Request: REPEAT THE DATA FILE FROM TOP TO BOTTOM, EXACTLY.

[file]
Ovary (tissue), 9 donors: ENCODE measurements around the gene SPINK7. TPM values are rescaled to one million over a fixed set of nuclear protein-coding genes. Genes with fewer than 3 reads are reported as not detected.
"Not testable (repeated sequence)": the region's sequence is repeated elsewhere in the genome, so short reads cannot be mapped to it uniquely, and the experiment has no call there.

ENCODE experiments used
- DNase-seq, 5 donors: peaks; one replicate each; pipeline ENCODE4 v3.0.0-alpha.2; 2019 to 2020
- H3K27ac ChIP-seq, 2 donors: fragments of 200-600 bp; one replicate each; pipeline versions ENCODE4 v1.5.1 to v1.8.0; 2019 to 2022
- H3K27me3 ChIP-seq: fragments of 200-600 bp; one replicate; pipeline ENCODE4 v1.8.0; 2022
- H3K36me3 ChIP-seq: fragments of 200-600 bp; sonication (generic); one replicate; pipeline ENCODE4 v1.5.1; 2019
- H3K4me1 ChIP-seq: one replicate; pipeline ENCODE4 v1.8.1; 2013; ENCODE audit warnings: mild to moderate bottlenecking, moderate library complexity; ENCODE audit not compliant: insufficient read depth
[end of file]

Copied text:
Ovary (tissue), 9 donors: ENCODE measurements around the gene SPINK7. TPM values are rescaled to one million over a fixed set of nuclear protein-coding genes. Genes with fewer than 3 reads are reported as not detected.
"Not testable (repeated sequence)": the region's sequence is repeated elsewhere in the genome, so short reads cannot be mapped to it uniquely, and the experiment has no call there.

ENCODE experiments used
- DNase-seq, 5 donors: peaks; one replicate each; pipeline ENCODE4 v3.0.0-alpha.2; 2019 to 2020
- H3K27ac ChIP-seq, 2 donors: fragments of 200-600 bp; one replicate each; pipeline versions ENCODE4 v1.5.1 to v1.8.0; 2019 to 2022
- H3K27me3 ChIP-seq: fragments of 200-600 bp; one replicate; pipeline ENCODE4 v1.8.0; 2022
- H3K36me3 ChIP-seq: fragments of 200-600 bp; sonication (generic); one replicate; pipeline ENCODE4 v1.5.1; 2019
- H3K4me1 ChIP-seq: one replicate; pipeline ENCODE4 v1.8.1; 2013; ENCODE audit warnings: mild to moderate bottlenecking, moderate library complexity; ENCODE audit not compliant: insufficient read depth